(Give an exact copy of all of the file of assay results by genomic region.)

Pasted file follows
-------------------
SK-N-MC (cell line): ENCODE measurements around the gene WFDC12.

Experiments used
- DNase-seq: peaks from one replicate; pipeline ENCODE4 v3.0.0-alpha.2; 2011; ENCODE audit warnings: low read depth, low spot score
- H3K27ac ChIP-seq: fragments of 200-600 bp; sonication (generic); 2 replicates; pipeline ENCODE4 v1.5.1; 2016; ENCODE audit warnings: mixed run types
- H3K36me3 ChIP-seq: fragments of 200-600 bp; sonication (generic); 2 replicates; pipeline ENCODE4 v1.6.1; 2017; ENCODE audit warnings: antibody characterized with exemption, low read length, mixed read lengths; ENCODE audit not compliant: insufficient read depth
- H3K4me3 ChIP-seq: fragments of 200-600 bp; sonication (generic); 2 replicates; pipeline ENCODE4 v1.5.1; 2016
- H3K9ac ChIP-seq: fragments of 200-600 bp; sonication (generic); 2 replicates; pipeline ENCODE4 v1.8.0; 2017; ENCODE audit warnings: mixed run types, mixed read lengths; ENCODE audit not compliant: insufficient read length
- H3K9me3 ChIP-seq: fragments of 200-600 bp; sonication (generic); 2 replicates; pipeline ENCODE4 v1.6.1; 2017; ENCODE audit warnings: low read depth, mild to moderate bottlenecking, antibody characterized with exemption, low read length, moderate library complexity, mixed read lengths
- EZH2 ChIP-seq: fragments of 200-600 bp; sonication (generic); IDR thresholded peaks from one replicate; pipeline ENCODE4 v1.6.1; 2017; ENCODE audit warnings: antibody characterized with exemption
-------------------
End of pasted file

SK-N-MC (cell line): ENCODE measurements around the gene WFDC12.

Experiments used
- DNase-seq: peaks from one replicate; pipeline ENCODE4 v3.0.0-alpha.2; 2011; ENCODE audit warnings: low read depth, low spot score
- H3K27ac ChIP-seq: fragments of 200-600 bp; sonication (generic); 2 replicates; pipeline ENCODE4 v1.5.1; 2016; ENCODE audit warnings: mixed run types
- H3K36me3 ChIP-seq: fragments of 200-600 bp; sonication (generic); 2 replicates; pipeline ENCODE4 v1.6.1; 2017; ENCODE audit warnings: antibody characterized with exemption, low read length, mixed read lengths; ENCODE audit not compliant: insufficient read depth
- H3K4me3 ChIP-seq: fragments of 200-600 bp; sonication (generic); 2 replicates; pipeline ENCODE4 v1.5.1; 2016
- H3K9ac ChIP-seq: fragments of 200-600 bp; sonication (generic); 2 replicates; pipeline ENCODE4 v1.8.0; 2017; ENCODE audit warnings: mixed run types, mixed read lengths; ENCODE audit not compliant: insufficient read length
- H3K9me3 ChIP-seq: fragments of 200-600 bp; sonication (generic); 2 replicates; pipeline ENCODE4 v1.6.1; 2017; ENCODE audit warnings: low read depth, mild to moderate bottlenecking, antibody characterized with exemption, low read length, moderate library complexity, mixed read lengths
- EZH2 ChIP-seq: fragments of 200-600 bp; sonication (generic); IDR thresholded peaks from one replicate; pipeline ENCODE4 v1.6.1; 2017; ENCODE audit warnings: antibody characterized with exemption